powerpoint and keynoteUnless your computer is sporting 90s-era software, then you already have excellent computer tools for designing solid graphics without expensive programs. I’m talking about applications like Microsoft Office’s Powerpoint and iWork’s Keynote.

With tools like these, small companies with few or no graphic designers can still create powerful imagery. The key is to make sure you have strong branding, an established style, and staffers with eyes for design.

Why Today’s PowerPoint and Keynote are More Than Presentation Tools

Although both presentation applications are prized for their functional action tools for live presentations, their developers obviously realized that great presentations require great design functionality. In many industries, PowerPoint and Keynote have completely different purposes than traditional projected presentations. For example, In the sign-making industry, slide files are often used to print large signs. Because of SlideShare, read-only presentations, resembling eBooks, have also become increasingly popular.

Many clients are surprised when we tell them that a lot of the work that Weidert Group produces was not put together using expensive tools like Adobe Photoshop, but that we used Keynote instead. We’ve found that for landing pages, calls-to-action, and many of our content materials, it’s not only easier to use Keynote; it’s also more efficient.

Keynote Powerpoint typefaces

Tools like Adobe Creative Suite offer designers maximum control over every aspect of an image, but often, businesses don’t need to change much at all. If you take advantage of stock photos and vector graphics, tools like Photoshop are often not worth the expense. Within the latest versions of PowerPoint and Keynote, users can alter image attributes like color and size. Filters are also included, and with these programs’ shape tools, most of Illustrator’s drawing functions have also been effectively emulated.

Once you start looking, there are a surprising number of design features in these programs, and with a little preparation, they can become a powerful part of your marketing toolkit.

How to Get Started Designing

As I said before, many businesses can rely heavily on PowerPoint or Keynote for their design needs if their staff approaches graphic design the right way. To start, I don’t recommend establishing your brand and style using just PowerPoint or Keynote. Instead, make sure you commit to achieving the highest quality possible by working with a design firm or marketing agency to figure out what works best for you.

You want your brand to be unique and special. That’s where real control is needed. An agency, like Weidert Group, will take the time to construct graphics that will explain your business with elegant simplicity. We’ll also work with you to construct color palettes and an overall style for you to utilize online and in print materials.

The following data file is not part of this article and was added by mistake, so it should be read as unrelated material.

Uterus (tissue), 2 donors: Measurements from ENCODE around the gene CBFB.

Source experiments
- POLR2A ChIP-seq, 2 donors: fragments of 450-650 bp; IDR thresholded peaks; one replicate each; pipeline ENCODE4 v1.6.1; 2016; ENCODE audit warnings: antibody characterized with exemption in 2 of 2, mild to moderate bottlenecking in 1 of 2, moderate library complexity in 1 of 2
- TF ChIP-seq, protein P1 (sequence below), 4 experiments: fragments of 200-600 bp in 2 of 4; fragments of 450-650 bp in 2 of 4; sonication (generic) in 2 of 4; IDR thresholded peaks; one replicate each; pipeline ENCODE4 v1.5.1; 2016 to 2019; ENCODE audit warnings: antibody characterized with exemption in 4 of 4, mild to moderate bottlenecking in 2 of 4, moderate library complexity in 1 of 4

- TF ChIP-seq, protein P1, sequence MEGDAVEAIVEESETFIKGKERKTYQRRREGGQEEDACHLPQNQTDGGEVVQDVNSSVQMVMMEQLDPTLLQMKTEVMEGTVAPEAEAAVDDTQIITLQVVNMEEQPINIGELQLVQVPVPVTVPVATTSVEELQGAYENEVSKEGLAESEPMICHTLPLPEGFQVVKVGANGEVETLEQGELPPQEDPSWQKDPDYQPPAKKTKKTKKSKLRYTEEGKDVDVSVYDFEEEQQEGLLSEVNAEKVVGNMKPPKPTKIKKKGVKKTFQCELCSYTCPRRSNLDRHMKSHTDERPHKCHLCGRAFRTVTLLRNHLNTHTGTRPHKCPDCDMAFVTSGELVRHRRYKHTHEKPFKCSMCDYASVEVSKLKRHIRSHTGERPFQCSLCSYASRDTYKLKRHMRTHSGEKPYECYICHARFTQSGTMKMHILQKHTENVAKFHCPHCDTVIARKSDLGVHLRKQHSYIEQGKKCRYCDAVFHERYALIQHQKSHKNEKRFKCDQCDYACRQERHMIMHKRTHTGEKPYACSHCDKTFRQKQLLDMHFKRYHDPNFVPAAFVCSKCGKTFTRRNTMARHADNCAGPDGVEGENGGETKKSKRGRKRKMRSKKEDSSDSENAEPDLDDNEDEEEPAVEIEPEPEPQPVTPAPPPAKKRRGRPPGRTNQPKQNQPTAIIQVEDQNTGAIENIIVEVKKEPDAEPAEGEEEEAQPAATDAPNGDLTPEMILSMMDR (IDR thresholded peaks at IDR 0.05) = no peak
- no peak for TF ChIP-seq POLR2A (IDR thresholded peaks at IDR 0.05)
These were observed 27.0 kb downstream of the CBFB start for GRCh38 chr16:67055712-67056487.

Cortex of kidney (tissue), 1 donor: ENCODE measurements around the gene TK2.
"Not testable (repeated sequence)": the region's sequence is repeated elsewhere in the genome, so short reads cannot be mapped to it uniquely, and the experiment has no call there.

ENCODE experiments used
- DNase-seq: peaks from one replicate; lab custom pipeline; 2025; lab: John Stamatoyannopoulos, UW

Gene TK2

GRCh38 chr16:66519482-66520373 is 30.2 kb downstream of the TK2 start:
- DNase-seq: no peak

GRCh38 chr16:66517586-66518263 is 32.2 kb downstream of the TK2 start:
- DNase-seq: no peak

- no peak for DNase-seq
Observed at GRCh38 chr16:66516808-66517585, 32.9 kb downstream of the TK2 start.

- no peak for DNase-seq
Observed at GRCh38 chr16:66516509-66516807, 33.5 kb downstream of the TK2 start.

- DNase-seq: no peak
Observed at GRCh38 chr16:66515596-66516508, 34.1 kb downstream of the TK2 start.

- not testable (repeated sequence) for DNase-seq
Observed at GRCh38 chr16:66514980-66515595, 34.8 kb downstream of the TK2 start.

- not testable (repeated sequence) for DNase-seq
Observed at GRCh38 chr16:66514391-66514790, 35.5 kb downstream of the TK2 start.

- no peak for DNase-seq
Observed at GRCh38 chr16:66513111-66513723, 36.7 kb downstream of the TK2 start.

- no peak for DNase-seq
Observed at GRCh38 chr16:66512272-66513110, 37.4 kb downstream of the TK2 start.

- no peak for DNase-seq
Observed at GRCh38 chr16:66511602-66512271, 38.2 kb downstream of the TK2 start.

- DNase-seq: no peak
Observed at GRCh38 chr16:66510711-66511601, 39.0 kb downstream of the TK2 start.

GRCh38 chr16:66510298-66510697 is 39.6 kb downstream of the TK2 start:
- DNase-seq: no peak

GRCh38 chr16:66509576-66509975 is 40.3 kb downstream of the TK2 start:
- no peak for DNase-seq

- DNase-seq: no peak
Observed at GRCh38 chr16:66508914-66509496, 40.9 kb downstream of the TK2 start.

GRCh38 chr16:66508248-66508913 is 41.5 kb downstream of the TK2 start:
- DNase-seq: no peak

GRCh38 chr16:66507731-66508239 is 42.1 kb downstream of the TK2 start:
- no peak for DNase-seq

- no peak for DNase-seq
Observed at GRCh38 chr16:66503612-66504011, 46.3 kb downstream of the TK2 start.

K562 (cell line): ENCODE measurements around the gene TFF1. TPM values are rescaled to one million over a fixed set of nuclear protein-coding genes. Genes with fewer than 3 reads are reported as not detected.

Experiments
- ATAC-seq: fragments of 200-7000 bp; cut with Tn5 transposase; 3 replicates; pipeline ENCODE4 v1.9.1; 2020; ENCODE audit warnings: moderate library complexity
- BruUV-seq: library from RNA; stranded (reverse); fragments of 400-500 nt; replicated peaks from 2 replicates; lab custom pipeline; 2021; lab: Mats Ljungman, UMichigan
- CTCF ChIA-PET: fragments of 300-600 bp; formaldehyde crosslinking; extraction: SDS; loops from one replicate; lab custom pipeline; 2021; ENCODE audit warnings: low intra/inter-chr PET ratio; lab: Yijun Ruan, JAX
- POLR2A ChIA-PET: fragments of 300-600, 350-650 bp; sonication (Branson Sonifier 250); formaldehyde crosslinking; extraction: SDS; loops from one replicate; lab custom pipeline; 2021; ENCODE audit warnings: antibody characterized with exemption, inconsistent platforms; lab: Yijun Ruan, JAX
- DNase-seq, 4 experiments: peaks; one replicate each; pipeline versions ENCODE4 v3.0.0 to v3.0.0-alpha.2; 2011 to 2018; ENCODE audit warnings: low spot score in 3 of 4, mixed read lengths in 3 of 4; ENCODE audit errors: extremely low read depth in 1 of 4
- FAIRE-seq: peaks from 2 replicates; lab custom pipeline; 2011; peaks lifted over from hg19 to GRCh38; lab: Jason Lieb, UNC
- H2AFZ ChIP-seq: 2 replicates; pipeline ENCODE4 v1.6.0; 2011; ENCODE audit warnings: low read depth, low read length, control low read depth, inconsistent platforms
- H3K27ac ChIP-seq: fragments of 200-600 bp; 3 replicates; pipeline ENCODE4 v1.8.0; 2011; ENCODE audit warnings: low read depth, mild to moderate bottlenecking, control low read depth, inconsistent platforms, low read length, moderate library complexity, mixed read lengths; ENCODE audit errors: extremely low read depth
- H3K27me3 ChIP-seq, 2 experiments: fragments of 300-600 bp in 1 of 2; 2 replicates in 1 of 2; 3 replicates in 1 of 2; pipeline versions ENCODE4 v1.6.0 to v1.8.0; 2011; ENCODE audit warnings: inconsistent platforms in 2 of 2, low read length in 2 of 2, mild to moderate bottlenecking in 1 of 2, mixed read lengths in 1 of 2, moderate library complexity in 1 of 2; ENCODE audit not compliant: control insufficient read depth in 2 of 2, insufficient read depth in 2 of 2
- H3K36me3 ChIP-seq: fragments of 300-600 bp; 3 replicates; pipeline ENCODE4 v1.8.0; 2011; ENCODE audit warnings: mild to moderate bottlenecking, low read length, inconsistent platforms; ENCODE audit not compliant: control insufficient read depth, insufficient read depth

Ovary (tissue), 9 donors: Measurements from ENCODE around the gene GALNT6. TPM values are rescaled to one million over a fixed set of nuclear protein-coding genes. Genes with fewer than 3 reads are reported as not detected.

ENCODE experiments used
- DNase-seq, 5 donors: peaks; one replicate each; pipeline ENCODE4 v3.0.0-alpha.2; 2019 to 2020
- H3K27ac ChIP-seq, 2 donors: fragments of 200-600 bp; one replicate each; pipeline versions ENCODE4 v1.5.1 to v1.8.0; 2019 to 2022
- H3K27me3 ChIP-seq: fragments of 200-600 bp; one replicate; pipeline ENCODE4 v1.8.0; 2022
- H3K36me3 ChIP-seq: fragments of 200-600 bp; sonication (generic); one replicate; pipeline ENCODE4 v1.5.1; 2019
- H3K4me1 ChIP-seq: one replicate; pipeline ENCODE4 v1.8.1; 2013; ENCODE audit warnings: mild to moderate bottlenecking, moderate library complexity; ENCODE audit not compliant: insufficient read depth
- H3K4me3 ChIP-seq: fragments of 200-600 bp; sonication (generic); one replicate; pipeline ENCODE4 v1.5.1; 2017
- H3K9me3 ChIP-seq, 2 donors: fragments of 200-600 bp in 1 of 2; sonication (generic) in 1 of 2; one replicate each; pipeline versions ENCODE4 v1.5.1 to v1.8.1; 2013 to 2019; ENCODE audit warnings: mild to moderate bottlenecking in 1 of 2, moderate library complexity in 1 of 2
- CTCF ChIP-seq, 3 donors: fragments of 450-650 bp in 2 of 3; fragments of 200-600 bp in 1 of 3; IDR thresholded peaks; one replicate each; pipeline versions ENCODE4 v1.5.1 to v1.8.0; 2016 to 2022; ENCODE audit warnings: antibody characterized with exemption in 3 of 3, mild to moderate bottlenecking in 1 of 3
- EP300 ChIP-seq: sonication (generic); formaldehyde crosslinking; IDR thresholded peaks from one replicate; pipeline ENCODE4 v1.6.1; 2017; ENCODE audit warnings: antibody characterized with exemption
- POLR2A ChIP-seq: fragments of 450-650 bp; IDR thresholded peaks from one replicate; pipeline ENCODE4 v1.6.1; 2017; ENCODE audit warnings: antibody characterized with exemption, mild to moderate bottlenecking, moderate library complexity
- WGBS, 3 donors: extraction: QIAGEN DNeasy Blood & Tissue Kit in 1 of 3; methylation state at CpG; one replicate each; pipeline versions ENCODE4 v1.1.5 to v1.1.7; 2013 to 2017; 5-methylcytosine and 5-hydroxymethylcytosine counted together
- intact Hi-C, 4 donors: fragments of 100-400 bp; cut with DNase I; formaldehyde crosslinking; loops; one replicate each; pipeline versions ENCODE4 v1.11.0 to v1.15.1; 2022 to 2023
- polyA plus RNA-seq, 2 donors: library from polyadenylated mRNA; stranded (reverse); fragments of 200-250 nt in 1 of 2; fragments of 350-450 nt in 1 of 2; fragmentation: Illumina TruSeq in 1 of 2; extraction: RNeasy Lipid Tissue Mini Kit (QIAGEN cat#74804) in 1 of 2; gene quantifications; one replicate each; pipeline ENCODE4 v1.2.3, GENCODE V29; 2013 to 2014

Once you have your brand and style established, you’ll have a set of firm guidelines and graphic elements to implement and adapt in tools like PowerPoint and Keynote. One of the reasons I like advocating for the use of these tools- is because they actually help you commit to utilizing your style. Unlike Photoshop and Illustrator, presentation tools were not developed to recreate the wheel every time. Instead, they give you the ability to organize and blend graphical elements while following style rules. For familiar users, you can even establish custom masters and style themes, which can be reused as templates for the future.

As you build images for web and print, you should keep in mind all the tools you have at your disposal. A few that you should pay attention to include:

  • background remover tool, which quickly changes solid backgrounds to a transparency.
  • format menu windows, which gives you a variety of blending options, like shadowing, reflections, and glow
  • crop tools, classic, but always useful
  • charts, which easily liaise with Excel, and easily out-compete Illustrator’s chart options

Slide designFinally, the most important thing to remember about presentation tools is that no matter what, you still need to optimize your graphics. This is one aspect of Keynote and PowerPoint that just doesn’t match up to Adobe, which as a “Save for Web” option. In PowerPoint, make sure that you adjust your slide size from the beginning, as well as a modify the image’s dimensions in the Save Options. For Keynote, you have to use the export function. If you don’t need the whole slide, remember that you can also save imagery by using the selective screenshot function (CMD+SHIIFT+4) on Mac or the snipping tool on Windows (under Accessories on Start).

Develop an Eye for Design

All things considered, the real key to creating great graphics—no matter what program you use—is to maintain a design eye. Whether you’re building a small call-to-action for your website or designing an entire promotional eBook, the quality of your imagery will always depend on your ability to envision design quality. Businesses would do well to hire staffers that know design, even if they don’t have a graphic design degree. Consider hiring an artistic student or two, who aren’t graphics wizards but have good graphical perspectives.

If you want a rocket pack of information about easy design options like this one, take a look at this new content piece from HubSpot, Content Hacks: 34 Tips & Tricks for Planning & Creating Content. Our own Meg Hoppe is featured on page 58.